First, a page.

Our sun, like any other star, is held together by the constant push and pull of complementary forces. Without this ongoing tug-of-war, stars wouldn’t be stars at all.
It takes the constant outward push of a star’s inner fires to keep it shining.
And it takes the restraining force of gravity to keep these energetic balls of fire in shape.
If a star gets too pushy, it can blow itself away in a supernova explosion.
If a star caves in to external pressures, gravity crushes it into a lightless space cinder.
Without doubt, we need our inner energies to fire our enthusiasm. But to keep us in creative balance, we also need to accept the restraining pressures of life.
Compared to leaves like the maple or oak, pine needles couldn’t be more unimpressive. Yet these humble creations can keep their green, long after other leaves are becoming compost.
The hearty pine survives where no other trees can, because their needles are designed to stand up to all kinds of privation. Since they’re long and thin, snow can’t weigh them down. Since they contain little sap, they don’t freeze. And the groove along the bottom of each needle insulates the pores through which the pine draws breath.
That’s why, from a mountain’s barren peaks, the first trees we encounter are the pines. In the near drought conditions of high altitudes, pine needles live full and productive lives for as long as seven years. It’s a tough life out there for all of us. But we’ve been designed to take whatever this life throws at us, because we’re destined to outlive it.
When brush fires ravage a tinder-dry landscape, grass is scorched but not destroyed. When droughts kill off other vegetation, grass withers but doesn’t die.
Through the thick and thin of life, grass springs back to life with the next rain, because it grows from ground-level — not from the leaf-tips like other plants.
And rather than branching out at the top like other plants, grass sends out new stems along the ground, sprouting new roots and leaves at every joint. That’s why grass can stand up to grazing cattle and mowing suburbanites.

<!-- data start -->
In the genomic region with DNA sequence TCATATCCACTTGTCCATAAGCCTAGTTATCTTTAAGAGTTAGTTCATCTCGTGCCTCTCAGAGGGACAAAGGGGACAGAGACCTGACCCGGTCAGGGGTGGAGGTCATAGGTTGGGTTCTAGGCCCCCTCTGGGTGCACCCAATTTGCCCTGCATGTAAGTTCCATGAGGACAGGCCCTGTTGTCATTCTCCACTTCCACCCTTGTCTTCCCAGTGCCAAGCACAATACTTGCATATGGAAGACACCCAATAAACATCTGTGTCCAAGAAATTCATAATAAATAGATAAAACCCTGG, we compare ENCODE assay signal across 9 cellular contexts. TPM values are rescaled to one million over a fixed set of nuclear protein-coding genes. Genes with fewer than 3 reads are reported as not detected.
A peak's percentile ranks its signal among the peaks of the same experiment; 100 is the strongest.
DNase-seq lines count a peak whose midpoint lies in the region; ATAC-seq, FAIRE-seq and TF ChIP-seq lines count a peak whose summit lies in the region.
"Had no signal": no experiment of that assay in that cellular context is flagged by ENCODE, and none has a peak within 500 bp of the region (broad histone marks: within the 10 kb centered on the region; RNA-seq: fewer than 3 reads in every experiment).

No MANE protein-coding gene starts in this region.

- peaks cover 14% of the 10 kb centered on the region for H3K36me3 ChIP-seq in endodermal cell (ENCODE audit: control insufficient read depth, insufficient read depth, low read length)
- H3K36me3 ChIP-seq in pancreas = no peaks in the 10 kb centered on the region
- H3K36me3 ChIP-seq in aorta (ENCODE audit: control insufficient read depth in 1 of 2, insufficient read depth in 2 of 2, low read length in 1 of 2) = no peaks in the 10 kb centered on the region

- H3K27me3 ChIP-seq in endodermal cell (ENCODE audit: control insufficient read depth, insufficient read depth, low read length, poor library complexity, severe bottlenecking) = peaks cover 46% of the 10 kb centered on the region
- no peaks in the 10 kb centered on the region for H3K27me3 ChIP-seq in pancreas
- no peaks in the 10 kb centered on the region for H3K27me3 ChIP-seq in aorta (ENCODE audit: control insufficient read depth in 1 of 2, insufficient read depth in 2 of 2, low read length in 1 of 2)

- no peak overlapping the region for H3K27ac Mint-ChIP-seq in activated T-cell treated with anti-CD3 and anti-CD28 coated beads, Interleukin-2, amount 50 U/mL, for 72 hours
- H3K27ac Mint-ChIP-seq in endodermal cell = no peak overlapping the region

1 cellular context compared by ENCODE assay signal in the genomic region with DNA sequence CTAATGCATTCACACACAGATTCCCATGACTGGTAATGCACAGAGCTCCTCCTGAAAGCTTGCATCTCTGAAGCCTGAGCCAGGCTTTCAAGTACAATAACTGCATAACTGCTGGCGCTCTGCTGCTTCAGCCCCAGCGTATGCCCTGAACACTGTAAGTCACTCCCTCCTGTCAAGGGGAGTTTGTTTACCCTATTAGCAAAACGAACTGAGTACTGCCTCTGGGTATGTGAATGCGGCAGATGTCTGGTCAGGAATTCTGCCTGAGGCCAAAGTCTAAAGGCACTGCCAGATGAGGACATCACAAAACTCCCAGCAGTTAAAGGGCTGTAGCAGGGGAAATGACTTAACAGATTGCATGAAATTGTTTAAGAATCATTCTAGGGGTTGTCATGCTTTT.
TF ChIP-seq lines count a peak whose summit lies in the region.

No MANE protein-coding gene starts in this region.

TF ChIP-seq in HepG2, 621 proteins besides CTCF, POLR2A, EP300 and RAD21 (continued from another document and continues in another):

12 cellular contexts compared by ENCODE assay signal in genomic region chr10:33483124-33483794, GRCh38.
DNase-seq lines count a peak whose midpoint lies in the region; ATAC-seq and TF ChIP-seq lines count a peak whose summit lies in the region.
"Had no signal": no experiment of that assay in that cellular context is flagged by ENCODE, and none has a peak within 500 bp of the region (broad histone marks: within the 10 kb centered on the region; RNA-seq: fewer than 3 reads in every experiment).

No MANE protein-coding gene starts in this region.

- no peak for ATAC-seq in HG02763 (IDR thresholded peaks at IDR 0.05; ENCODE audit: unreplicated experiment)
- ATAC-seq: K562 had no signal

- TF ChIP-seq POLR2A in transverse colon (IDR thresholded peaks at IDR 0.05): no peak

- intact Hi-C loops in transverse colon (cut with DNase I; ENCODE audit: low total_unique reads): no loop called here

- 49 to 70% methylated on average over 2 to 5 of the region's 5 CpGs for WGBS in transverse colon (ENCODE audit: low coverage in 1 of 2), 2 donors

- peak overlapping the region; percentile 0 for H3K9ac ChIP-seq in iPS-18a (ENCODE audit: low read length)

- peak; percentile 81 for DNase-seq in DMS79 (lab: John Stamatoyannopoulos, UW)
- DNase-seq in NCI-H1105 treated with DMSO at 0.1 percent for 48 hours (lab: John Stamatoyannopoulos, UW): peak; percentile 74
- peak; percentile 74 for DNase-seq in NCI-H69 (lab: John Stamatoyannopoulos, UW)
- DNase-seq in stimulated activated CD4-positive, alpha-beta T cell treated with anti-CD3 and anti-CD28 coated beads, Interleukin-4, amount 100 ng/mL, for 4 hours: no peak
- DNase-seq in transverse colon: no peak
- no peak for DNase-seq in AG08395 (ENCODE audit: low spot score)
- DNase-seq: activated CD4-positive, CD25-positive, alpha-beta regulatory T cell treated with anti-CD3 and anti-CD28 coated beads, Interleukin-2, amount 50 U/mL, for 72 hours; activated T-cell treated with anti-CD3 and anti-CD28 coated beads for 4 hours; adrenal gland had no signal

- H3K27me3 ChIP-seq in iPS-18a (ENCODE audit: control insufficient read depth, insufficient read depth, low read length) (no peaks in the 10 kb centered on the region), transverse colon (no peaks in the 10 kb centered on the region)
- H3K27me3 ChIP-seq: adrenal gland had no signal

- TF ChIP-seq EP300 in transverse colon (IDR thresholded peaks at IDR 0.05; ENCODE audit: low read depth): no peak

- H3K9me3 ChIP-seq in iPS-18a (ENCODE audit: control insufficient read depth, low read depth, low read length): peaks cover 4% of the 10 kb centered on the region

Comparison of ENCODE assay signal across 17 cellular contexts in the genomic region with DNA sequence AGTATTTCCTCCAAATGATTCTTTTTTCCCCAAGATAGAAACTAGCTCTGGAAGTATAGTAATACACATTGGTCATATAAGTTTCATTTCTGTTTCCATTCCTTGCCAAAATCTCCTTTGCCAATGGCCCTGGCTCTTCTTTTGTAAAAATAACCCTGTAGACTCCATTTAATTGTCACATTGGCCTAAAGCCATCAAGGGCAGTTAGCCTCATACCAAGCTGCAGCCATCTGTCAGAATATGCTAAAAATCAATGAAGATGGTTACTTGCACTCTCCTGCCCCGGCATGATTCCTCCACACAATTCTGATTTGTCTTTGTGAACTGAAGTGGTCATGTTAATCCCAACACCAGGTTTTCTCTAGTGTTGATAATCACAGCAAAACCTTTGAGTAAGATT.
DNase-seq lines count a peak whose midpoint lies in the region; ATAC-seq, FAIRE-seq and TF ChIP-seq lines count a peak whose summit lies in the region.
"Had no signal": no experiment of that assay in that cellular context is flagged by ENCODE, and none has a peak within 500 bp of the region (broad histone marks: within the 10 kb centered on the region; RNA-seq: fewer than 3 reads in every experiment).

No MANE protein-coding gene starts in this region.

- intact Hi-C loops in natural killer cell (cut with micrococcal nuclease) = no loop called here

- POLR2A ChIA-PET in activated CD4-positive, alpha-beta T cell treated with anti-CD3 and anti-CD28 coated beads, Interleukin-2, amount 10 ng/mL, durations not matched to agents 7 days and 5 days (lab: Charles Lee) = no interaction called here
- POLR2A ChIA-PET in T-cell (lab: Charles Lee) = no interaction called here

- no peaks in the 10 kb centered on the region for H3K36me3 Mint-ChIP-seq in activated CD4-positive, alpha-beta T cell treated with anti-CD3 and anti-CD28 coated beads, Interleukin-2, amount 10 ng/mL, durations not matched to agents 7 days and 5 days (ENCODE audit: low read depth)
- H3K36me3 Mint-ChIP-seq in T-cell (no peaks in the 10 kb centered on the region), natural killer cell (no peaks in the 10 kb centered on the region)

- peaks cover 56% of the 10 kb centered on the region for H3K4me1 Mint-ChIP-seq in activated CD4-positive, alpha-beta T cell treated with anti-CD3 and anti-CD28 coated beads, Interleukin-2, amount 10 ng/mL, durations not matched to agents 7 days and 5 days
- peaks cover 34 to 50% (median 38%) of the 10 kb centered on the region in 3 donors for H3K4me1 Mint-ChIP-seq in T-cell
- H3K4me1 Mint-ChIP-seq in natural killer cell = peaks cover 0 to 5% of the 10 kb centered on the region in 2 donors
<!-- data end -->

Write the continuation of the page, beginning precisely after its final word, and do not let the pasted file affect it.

For grass, and for the rest of us, there’s no better survival strategy than staying close to the Ground of our being.
There’s nothing like a volcanic eruption to transform an idyllic landscape into a barren moonscape.
Yet life quickly launches a comeback. Seeds, riding the winds for hundreds of miles, quickly blanket the wasteland. Before long, life again sprouts from the desolation.
Waist-high triumphal spikes of the fireweed, one of the first plants to rise from the desolation, soon declare that life has made another dramatic comeback.
Comforting news, next time we find ourselves trying to rise from the ashes.
“…this world is so fantastically mysterious,
so challengingly marvelous…
there is more than I see…
there’s endlessly more than I can express
or even conceive.”
This quote from Abraham Heschel, Rabbi, and author, who I consider one of my spiritual fathers, expresses the motivation that drives my continuing search for earthy windows into the deeper reality of the sacred dimension in which we live. We need to be on the alert for surprises that await us everywhere — like “The Bridge Across a Thousand Miles.”
Our car’s odometer clicks off less than two miles as we drive across the Golden Gate Bridge. But geologically, we’ve traveled more than 500 times that distance.
The land that is now Marin County spent millions of years as part of the Pacific Ocean basin, before drifting more than 1,000 miles to its present location across the bay from San Francisco. The hills of Marin Highlands are built from the fossil remains of ocean-life that once made its home at the bottom of the Pacific.
We never really know where life’s many bridges will take us. What we think may be just a routine crossing to a new job or a new relationship, often takes us far farther than we expected, to a whole different way of life.
Relative security and regular meals — there’s something to be said for the fishbowl-life.
But then, isn’t life more than just a bowl-to-bowl existence?
Once we sense that there’s a larger dimension to life, our fishbowl-life can quickly become small and confining.
We’re all called to escape the confines of our ego-bowl to surrender ourselves to the greater flow of a life.
How can a self-respecting butterfly be proud of her caterpillar off-spring? It bears no family resemblance. And it does nothing but gorge itself on milkweed leaves all day?
The mother Monarch doesn’t give up on her caterpillar-child, even when it attaches itself to a milkweed twig, sheds its outer skin, and shape-shifts into an even less-promising pupa.
But then, within a couple weeks, that seemingly lifeless blob begins to move. And before long, a new creation emerges and takes flight — a child that any parent would be proud of.
Can that be why our parent-God never loses hope in us caterpillar-kids?
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